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> Issue 52 > Page 46 - The Bagpipe in Cape Breton: From a Conversation with Barry Shears, Piper

Page 46 - The Bagpipe in Cape Breton: From a Conversation with Barry Shears, Piper

Published by Ronald Caplan on 1989/8/1 (388 reads)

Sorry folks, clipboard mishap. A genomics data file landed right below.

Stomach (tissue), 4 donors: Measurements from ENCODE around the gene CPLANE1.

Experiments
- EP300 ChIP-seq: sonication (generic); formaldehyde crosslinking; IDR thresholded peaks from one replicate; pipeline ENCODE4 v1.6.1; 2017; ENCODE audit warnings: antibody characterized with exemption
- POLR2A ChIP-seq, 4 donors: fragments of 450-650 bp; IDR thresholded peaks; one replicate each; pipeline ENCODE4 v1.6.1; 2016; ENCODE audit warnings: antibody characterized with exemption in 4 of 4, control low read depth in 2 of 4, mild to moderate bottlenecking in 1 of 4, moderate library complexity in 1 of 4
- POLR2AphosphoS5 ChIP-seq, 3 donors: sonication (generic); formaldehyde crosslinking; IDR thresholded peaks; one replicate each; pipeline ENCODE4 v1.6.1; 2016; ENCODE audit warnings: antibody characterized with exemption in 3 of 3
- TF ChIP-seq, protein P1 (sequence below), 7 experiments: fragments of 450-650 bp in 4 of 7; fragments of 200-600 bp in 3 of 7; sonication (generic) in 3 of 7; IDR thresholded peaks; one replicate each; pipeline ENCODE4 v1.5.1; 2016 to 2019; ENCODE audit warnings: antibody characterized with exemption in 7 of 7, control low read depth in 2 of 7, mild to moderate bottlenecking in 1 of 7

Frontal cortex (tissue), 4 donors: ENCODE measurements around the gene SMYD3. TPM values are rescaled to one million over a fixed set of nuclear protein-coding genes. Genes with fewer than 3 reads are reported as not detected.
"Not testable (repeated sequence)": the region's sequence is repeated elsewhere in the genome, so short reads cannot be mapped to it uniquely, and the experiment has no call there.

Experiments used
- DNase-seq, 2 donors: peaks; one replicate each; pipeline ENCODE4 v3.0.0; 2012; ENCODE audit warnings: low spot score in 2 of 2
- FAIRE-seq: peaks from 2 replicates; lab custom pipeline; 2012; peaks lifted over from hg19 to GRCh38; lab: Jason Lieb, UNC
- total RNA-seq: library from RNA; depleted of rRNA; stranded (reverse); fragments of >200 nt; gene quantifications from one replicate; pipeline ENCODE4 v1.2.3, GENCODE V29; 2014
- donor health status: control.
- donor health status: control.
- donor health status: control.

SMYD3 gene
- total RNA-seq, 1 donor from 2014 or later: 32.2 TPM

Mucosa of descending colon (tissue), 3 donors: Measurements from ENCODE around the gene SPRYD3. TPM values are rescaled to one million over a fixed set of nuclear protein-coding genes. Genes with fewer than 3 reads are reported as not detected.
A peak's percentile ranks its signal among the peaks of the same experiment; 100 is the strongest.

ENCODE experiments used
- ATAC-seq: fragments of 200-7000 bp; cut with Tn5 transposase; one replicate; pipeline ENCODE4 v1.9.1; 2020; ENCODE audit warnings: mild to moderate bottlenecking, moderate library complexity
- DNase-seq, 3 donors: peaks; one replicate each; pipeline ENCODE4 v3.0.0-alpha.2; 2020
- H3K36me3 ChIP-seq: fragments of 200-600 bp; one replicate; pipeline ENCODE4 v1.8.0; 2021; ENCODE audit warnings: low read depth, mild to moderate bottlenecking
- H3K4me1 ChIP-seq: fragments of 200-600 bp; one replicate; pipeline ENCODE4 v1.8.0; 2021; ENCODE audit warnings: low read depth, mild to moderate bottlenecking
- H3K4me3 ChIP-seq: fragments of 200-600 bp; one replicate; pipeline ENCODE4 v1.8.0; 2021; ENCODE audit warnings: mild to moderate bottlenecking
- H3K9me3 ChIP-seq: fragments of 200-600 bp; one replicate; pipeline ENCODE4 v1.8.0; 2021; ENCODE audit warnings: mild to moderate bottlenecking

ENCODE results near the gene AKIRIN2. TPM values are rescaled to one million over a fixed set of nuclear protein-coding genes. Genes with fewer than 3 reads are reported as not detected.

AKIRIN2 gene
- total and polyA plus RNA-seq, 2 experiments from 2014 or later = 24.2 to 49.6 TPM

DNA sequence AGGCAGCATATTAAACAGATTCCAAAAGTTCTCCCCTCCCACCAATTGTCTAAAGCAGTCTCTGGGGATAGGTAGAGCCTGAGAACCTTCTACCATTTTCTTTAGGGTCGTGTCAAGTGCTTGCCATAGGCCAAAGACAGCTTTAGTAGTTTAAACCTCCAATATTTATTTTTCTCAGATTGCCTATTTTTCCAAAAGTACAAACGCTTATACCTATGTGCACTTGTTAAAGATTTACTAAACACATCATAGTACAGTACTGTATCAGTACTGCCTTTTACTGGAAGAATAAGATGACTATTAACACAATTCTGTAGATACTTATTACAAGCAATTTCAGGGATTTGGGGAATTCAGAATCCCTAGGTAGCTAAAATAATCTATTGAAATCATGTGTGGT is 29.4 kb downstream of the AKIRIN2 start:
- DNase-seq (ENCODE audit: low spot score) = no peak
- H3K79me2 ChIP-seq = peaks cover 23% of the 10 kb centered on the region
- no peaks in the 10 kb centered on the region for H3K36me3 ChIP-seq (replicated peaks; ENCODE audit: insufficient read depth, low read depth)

has not been mute since they immigrated to this land. There's just been literally hundreds and thousands of tunes composed , for the violin. If we look on the bagpipe side, I'm only finding bits and pieces here and there. Which is another purpose of why I gd to the fiddlers. See, a lot of the musicians in Cape Breton at one time, and parts of northeastern Nova Scotia, played both the violin and the bagpipe. In Cape Breton, though, we had entire fam? ilies of pipers that had no contact with what was going on in Scotland whatsoever (that is, the military piping). The Mac? Kinnons in Meat Cove, I mean, they were quite content to play the old tunes, the old style, and stepdance to them. Red John MacKinnon, who was from Meat Cove, played violin and pipes. And he used to play for his brother Angus "Mossy," who was a fabu? lous stepdancer. He would play on the pipes and the violin. Dan Rory MacDougall (Mike's father), of course, from Ingonish. Dan Rory's father, Rory, was a piper and fiddler as well. We have Angus Campbell Beaton from the Ma? bou Coal Mines who was a piper and a fid? dler. He was related to a man by the name of Archie Beaton. Now, Archie Beaton is very important in a relationship with pip? ing and where it comes from. He learned his piping in the Mabou Coal Mines area, which is only a small area. This is a man I'd love to get some more information on, by the way, or a photograph. In 1895 the North British Society brought over a man by the name of David Manson, Pipe Major David Manson, who was at that time in the top four pipers in Scotland. They want? ed him to be piper to the North British So? ciety. So he spent two or three years in Halifax. While he was there he was ap? proached by the Caledonian Society of Char- lottetown to come over. And they advertised in some of the local newspapers around the Maritimes for pipers who wanted to play. This guy and another guy I guess they brought from Scotland were going to judge. So Archie Beaton came over from the Coal Mines--I guess he would just take the boat ov6r. You know, Charlottetown's not that far away from Mabou. And he went over to the gentleman, and he said, "I have my pipes here; do you mind if I play?'' And he was the last performer. And they said, "Sure. We want to hear everybody." So he got up and played a few tunes on the pipes. And when he was finished, the panel of judges stood up, and they saluted him, and they said, "Well, you're by far the best piper we've heard. And we don't think there's anybody in Scotland that can come close to you, even. You're not just a piper, you're a profes? sor of pipe music." And from that time on, he was called Professor Archie Beaton. Now, this tape (I have--4 to 5 min? utes) of Angus Campbell Beaton is probably the closest we're ever go? ing to come to the style of this Professor Archie Beaton. Because, as I said, Angus Campbell Beaton was born in 1895 . And that would -.W*i??- ??' P • PSI TNG CHOICE OF AN • WG • N • RATION. • ' 'i CAPE BRETON BEVERAGES V>ref}mjn's We plan it all for you. 794-7251 1' QUEEN ST., NORTH SYDNEY C7.
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